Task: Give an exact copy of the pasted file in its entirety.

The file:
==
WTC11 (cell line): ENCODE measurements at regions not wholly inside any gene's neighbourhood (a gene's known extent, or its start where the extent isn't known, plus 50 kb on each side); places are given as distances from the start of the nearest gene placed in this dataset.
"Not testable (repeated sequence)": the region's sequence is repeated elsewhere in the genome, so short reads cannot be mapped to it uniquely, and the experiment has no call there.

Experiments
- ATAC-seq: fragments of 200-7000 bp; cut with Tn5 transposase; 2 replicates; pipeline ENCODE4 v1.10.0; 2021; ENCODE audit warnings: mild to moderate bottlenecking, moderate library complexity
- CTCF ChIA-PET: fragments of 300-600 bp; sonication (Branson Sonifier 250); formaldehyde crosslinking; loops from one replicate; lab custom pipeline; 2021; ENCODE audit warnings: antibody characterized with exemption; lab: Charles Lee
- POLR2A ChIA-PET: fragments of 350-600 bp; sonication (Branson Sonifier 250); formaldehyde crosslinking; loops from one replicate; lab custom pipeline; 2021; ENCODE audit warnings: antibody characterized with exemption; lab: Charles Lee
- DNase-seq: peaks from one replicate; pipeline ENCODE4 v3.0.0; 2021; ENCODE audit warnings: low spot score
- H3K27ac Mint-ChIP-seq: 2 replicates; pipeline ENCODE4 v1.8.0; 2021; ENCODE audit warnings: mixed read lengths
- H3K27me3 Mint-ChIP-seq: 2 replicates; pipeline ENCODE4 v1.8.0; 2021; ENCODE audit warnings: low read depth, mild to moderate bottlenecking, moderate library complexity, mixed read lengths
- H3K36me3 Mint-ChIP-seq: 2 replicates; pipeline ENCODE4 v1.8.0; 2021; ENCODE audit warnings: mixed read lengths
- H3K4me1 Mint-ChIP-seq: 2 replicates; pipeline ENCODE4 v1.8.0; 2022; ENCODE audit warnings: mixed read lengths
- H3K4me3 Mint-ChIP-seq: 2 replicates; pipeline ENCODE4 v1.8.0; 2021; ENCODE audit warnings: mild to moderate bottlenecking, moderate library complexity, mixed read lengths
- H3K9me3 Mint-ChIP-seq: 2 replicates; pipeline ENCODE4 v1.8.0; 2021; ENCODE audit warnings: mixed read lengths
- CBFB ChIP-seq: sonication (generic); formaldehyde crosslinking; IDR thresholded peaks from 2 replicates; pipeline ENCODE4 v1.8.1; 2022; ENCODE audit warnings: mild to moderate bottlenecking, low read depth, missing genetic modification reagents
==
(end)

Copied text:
WTC11 (cell line): ENCODE measurements at regions not wholly inside any gene's neighbourhood (a gene's known extent, or its start where the extent isn't known, plus 50 kb on each side); places are given as distances from the start of the nearest gene placed in this dataset.
"Not testable (repeated sequence)": the region's sequence is repeated elsewhere in the genome, so short reads cannot be mapped to it uniquely, and the experiment has no call there.

Experiments
- ATAC-seq: fragments of 200-7000 bp; cut with Tn5 transposase; 2 replicates; pipeline ENCODE4 v1.10.0; 2021; ENCODE audit warnings: mild to moderate bottlenecking, moderate library complexity
- CTCF ChIA-PET: fragments of 300-600 bp; sonication (Branson Sonifier 250); formaldehyde crosslinking; loops from one replicate; lab custom pipeline; 2021; ENCODE audit warnings: antibody characterized with exemption; lab: Charles Lee
- POLR2A ChIA-PET: fragments of 350-600 bp; sonication (Branson Sonifier 250); formaldehyde crosslinking; loops from one replicate; lab custom pipeline; 2021; ENCODE audit warnings: antibody characterized with exemption; lab: Charles Lee
- DNase-seq: peaks from one replicate; pipeline ENCODE4 v3.0.0; 2021; ENCODE audit warnings: low spot score
- H3K27ac Mint-ChIP-seq: 2 replicates; pipeline ENCODE4 v1.8.0; 2021; ENCODE audit warnings: mixed read lengths
- H3K27me3 Mint-ChIP-seq: 2 replicates; pipeline ENCODE4 v1.8.0; 2021; ENCODE audit warnings: low read depth, mild to moderate bottlenecking, moderate library complexity, mixed read lengths
- H3K36me3 Mint-ChIP-seq: 2 replicates; pipeline ENCODE4 v1.8.0; 2021; ENCODE audit warnings: mixed read lengths
- H3K4me1 Mint-ChIP-seq: 2 replicates; pipeline ENCODE4 v1.8.0; 2022; ENCODE audit warnings: mixed read lengths
- H3K4me3 Mint-ChIP-seq: 2 replicates; pipeline ENCODE4 v1.8.0; 2021; ENCODE audit warnings: mild to moderate bottlenecking, moderate library complexity, mixed read lengths
- H3K9me3 Mint-ChIP-seq: 2 replicates; pipeline ENCODE4 v1.8.0; 2021; ENCODE audit warnings: mixed read lengths
- CBFB ChIP-seq: sonication (generic); formaldehyde crosslinking; IDR thresholded peaks from 2 replicates; pipeline ENCODE4 v1.8.1; 2022; ENCODE audit warnings: mild to moderate bottlenecking, low read depth, missing genetic modification reagents